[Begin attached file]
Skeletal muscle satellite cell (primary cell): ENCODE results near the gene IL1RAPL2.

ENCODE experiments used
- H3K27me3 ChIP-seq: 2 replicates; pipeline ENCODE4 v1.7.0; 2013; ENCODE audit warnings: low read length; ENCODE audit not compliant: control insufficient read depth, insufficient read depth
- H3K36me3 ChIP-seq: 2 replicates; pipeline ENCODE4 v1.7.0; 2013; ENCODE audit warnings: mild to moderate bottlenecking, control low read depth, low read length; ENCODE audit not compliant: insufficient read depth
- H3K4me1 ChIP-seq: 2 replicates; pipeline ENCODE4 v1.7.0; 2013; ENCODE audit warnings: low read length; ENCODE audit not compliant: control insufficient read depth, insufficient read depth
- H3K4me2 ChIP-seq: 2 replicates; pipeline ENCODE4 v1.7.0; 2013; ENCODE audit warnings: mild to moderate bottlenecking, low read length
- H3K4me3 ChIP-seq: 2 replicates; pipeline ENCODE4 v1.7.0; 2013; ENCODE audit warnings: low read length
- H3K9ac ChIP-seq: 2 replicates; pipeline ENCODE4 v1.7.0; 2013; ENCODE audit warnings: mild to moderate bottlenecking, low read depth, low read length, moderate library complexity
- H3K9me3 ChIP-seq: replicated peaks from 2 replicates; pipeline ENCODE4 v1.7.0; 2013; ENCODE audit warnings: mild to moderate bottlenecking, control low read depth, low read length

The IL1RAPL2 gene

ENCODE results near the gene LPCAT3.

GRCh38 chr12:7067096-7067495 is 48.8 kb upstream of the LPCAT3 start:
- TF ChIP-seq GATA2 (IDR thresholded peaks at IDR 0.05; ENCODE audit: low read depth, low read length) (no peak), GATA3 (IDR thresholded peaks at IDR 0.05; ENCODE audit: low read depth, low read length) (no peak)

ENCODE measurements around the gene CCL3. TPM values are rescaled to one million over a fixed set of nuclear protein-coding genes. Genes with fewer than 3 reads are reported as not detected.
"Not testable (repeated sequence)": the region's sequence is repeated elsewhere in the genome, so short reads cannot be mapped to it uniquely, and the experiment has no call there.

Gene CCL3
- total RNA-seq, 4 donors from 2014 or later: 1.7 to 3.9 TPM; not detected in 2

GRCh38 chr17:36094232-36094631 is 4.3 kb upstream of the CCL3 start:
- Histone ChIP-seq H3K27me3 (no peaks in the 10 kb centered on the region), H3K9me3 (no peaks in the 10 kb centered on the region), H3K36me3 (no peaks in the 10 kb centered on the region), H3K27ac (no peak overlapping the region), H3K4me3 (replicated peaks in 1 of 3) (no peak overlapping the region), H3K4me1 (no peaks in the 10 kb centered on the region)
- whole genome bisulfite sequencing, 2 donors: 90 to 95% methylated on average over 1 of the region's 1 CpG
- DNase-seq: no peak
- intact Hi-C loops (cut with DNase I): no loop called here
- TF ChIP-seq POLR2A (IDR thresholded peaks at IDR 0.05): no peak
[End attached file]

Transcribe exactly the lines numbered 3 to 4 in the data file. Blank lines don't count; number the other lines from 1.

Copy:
- H3K27me3 ChIP-seq: 2 replicates; pipeline ENCODE4 v1.7.0; 2013; ENCODE audit warnings: low read length; ENCODE audit not compliant: control insufficient read depth, insufficient read depth
- H3K36me3 ChIP-seq: 2 replicates; pipeline ENCODE4 v1.7.0; 2013; ENCODE audit warnings: mild to moderate bottlenecking, control low read depth, low read length; ENCODE audit not compliant: insufficient read depth